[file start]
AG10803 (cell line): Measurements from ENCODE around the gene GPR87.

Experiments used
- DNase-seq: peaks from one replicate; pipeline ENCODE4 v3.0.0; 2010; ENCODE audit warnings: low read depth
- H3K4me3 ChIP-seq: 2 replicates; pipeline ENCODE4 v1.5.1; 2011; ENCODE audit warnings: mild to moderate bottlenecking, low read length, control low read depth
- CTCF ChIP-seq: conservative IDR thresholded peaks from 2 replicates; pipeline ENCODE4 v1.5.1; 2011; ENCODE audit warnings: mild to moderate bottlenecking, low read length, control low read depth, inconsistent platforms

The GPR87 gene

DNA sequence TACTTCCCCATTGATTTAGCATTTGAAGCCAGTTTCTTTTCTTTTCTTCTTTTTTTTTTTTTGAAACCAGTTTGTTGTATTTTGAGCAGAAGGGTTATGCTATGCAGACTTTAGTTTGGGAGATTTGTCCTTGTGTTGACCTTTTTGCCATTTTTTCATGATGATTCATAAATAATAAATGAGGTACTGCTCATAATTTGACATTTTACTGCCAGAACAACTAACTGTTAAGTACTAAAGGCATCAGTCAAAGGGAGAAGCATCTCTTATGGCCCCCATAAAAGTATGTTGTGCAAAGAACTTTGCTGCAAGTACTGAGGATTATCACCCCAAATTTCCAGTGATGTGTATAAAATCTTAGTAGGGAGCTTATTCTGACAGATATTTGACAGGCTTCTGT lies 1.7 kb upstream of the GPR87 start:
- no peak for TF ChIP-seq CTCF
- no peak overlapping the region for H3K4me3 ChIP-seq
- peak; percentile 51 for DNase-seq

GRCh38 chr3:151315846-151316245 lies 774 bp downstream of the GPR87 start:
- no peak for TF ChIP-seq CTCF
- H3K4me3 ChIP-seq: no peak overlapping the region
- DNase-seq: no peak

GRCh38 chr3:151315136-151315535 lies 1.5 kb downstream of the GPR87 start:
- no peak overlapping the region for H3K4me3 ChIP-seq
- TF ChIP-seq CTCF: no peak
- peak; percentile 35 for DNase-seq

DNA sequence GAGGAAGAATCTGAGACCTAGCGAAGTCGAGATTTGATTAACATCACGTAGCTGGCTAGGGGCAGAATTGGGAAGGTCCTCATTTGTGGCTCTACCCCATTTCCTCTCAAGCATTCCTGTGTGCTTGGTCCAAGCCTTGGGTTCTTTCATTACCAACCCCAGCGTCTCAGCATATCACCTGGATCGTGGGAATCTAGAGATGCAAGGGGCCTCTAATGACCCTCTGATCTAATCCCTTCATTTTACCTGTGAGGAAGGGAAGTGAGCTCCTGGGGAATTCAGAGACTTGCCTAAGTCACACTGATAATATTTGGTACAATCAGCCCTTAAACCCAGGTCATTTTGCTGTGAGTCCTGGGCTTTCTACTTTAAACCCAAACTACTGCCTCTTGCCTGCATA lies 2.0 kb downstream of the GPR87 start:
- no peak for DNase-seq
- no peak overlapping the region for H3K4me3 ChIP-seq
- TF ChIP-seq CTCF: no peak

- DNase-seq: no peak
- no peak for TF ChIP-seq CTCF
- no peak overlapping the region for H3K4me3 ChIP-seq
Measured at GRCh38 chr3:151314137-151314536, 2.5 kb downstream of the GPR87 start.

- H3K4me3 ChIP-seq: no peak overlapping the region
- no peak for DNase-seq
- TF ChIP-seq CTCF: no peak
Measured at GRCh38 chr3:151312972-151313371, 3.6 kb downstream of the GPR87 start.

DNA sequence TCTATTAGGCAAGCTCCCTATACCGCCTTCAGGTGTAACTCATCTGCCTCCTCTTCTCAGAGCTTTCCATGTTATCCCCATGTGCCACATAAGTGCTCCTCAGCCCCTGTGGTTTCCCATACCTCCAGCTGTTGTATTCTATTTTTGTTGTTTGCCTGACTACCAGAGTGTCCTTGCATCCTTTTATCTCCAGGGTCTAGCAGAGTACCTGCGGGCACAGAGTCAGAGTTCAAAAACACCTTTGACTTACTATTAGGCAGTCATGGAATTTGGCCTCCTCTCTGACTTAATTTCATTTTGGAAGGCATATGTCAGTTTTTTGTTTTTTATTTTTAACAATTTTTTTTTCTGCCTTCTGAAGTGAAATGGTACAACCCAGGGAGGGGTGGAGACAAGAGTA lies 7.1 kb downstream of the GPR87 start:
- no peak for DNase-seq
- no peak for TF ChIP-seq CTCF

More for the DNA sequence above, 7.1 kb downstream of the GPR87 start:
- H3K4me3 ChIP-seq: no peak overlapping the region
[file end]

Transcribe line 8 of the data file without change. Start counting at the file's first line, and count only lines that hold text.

- no peak for TF ChIP-seq CTCF